In Levitating Liquids, Boats Also Float Upside Down

Plastic boats floating above and below a levitating liquid layer. Credit: Benjamin Apffel et al., Nature.

One of the oldest known laws of physics is the Archimedes principle. It describes the upward buoyant force that a body receives when submerged in a fluid. Researchers have literally turned this principle upside down. And it still works.

As reported in Nature, if the fluid is made to levitate, boats can float on either surface, with the one on the lower surface doing so against gravity. The counter-intuitive scenario allows researchers to better test the properties of levitating liquids. They established that the ability to float on the lower surface depends on the mass of the floating object. Beyond a certain limit, they end up “sinking” into the air below.

The French researchers were curious about the behavior of liquid boundaries and so sought to understand the properties of objects in levitating liquids. To make the liquid levitate, the team used an approach known as vertical shaking. By inserting bubbles of air into glycerol or silicon oil and then shaking the container vertically it is possible to make a dense liquid float on the less dense air. It is also possible to create multiple layers of levitating liquid.

This method has been well-established and researchers have marveled at the peculiar phenomena they have witnessed. The most mind-boggling discovery so far was that bubbles of air in the suspended layer can sink instead of rising. The team took it one step further and showed that there is certainly a selective falling when it comes to heavy bodies. They don't just sink down to the bottom of the container. A force of inverse floating similar to the Archimedes principle acts on the bodies, even on the lower side.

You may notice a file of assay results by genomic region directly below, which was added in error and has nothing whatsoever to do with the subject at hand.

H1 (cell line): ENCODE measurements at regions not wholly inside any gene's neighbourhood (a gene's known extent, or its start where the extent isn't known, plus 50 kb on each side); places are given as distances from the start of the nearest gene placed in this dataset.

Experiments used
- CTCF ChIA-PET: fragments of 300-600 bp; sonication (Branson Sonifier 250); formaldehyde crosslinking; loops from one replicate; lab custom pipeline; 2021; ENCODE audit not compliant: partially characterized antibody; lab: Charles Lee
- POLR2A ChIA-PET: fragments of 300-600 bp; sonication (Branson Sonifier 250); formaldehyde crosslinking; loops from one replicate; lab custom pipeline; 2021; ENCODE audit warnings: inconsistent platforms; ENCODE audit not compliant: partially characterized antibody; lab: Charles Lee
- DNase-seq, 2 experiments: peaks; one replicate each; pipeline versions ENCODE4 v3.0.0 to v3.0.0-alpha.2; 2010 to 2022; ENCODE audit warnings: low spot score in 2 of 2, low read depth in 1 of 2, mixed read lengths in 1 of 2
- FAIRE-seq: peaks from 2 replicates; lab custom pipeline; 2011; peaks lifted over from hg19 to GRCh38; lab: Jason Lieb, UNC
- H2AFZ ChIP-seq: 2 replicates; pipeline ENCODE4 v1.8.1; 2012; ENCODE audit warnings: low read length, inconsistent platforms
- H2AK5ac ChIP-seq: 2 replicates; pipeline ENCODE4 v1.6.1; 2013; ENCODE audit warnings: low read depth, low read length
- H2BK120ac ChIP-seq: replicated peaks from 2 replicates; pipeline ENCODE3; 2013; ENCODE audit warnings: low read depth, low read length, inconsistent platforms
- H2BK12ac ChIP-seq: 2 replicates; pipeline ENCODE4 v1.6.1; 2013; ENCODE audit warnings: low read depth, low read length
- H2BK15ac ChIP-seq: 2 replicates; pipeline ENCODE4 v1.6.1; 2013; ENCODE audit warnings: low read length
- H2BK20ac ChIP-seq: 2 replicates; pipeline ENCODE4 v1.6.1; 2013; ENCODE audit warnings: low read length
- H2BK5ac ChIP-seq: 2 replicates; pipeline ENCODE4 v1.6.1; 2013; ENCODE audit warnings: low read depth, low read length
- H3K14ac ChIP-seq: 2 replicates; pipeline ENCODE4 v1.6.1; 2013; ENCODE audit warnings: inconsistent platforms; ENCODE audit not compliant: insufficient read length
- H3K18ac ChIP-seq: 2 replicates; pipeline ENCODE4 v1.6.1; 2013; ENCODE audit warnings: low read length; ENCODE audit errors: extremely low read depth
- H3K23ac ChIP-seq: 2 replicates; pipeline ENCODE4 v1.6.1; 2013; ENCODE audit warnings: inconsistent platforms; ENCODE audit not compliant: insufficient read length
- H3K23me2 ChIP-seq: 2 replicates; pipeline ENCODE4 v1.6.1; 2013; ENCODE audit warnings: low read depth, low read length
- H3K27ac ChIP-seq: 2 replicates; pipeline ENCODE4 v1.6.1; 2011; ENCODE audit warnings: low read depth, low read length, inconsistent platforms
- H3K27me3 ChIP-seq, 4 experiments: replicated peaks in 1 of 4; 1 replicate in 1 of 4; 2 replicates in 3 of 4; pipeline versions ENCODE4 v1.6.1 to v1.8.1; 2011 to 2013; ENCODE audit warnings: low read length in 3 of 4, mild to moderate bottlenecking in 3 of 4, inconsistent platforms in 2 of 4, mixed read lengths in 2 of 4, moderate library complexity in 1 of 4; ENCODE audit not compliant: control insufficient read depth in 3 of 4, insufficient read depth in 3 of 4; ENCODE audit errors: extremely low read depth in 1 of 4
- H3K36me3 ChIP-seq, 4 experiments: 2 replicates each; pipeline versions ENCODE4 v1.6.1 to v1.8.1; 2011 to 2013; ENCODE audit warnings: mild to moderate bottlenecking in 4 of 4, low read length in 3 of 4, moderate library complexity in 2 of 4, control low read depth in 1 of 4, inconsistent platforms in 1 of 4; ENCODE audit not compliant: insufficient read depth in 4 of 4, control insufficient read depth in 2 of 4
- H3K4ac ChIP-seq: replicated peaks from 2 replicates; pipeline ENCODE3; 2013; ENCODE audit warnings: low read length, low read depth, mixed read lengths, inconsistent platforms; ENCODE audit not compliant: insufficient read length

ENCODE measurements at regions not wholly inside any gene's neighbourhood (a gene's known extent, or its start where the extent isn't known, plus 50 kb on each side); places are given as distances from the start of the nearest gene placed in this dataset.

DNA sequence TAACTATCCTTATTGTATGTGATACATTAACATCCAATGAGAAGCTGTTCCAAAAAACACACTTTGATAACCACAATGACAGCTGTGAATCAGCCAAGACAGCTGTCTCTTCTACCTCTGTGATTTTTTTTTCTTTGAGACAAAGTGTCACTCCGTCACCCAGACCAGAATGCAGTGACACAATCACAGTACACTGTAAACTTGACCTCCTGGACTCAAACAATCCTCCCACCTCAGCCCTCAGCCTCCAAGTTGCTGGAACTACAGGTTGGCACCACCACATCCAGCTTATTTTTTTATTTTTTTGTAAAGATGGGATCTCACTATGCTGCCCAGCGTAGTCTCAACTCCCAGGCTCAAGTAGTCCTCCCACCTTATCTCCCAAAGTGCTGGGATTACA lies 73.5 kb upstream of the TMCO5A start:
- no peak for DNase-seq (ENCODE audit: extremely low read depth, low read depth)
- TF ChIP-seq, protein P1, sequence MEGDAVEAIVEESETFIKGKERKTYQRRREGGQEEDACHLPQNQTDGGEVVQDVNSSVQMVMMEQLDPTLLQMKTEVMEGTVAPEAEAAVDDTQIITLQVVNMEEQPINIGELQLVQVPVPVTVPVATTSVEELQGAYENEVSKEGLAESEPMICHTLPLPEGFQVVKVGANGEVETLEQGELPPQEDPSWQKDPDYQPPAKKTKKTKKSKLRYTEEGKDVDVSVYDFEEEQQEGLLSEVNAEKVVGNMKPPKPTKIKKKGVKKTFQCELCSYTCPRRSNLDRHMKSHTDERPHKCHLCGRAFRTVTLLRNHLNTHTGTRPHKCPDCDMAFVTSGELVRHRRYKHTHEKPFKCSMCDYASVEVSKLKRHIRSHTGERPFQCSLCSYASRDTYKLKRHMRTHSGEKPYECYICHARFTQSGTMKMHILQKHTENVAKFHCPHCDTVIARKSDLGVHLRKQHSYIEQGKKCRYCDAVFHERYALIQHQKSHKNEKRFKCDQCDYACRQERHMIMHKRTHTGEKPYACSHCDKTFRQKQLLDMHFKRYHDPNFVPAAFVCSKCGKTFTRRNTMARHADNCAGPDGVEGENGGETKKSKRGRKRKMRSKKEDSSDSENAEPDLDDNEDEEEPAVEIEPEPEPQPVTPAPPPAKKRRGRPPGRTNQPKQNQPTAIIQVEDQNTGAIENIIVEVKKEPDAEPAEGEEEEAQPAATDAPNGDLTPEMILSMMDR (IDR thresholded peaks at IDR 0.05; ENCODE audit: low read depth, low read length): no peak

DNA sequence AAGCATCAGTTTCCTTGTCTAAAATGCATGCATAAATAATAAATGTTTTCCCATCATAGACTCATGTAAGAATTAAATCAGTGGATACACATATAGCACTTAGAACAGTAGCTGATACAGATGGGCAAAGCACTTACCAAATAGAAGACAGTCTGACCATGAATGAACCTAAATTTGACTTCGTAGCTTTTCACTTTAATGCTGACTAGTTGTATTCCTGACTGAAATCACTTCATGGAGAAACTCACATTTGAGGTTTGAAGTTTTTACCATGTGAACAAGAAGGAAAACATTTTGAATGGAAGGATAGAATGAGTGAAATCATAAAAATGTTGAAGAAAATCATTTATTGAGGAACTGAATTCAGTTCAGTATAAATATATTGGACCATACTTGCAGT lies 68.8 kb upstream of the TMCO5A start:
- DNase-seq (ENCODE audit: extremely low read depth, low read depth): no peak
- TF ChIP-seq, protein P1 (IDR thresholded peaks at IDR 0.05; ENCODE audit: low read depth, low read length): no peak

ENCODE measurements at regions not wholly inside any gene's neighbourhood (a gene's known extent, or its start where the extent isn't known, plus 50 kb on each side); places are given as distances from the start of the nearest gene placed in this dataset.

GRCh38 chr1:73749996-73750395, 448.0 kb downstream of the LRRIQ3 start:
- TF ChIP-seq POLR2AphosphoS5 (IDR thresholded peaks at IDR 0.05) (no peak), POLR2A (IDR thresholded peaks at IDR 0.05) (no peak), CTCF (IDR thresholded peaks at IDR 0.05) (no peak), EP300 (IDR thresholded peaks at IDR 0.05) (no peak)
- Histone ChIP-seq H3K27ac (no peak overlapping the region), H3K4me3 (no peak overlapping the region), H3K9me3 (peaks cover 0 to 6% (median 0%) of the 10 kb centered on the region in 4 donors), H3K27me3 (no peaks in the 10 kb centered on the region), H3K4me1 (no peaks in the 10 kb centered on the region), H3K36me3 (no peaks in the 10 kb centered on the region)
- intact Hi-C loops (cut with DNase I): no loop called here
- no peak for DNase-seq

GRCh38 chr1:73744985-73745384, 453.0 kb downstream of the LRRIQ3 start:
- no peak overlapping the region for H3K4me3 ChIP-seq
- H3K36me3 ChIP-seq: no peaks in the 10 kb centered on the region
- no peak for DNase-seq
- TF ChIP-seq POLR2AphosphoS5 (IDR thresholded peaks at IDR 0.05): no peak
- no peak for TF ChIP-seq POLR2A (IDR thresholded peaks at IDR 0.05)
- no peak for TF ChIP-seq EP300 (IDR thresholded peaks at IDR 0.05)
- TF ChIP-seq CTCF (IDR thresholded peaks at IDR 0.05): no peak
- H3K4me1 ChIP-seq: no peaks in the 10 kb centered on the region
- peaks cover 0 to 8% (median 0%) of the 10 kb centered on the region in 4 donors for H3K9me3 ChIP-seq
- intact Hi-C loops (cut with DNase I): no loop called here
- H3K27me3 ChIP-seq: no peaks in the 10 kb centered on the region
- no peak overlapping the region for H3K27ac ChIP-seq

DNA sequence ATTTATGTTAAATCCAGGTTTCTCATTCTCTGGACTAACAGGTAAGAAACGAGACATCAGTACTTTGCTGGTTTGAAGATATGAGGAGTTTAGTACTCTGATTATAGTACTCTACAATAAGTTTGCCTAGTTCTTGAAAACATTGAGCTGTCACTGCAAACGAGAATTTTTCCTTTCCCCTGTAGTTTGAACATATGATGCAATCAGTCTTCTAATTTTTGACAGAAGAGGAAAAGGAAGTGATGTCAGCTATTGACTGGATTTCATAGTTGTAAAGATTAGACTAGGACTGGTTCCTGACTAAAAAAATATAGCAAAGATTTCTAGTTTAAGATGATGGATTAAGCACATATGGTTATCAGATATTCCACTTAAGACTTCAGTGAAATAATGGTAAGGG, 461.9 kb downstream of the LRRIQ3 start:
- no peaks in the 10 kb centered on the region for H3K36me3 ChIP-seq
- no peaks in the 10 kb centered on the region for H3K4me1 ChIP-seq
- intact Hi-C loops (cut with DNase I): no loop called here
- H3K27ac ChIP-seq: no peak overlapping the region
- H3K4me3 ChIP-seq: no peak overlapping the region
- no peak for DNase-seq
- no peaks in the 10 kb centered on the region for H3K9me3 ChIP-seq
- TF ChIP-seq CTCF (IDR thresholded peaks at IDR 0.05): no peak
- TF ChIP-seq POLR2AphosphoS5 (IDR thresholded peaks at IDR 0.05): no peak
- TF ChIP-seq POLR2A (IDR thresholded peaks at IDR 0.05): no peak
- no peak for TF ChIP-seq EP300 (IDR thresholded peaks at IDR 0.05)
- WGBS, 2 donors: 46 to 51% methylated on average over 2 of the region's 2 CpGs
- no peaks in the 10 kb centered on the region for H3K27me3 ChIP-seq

In the experiment, the team used half a liter of liquid with a maximum width of 20 centimeters (7.9 inches). In this liquid objects floated on both surfaces if they were up to 7 grams and 2.5 centimeters (about 1 inch). The inverse-floating worked only when the system was made to oscillate tens of times per second.

Sound on for this one.

The team believes that the setup of the experiment is key to explaining the antigravity pull of the liquid on the little boat and the various masses tested in the study. In a lift, depending on if it's going up or down, you would experience an effective gravity that it is higher or lower than the gravitational pull of the Earth, depending on the direction of travel. A free-falling lift might make you feel like you are floating.  

The same forces are at play here. The rapid oscillation keeps the liquid floating. This produces a buoyancy pull instead of a push, an anti-gravity effect, that keeps objects floating upside-down instead of falling.

Other than a very cool video, the possible applications of this study might go beyond physics. Systems with high-frequencies excitations are found in biology and chemistry and counter-intuitive phenomena might be found there as well.

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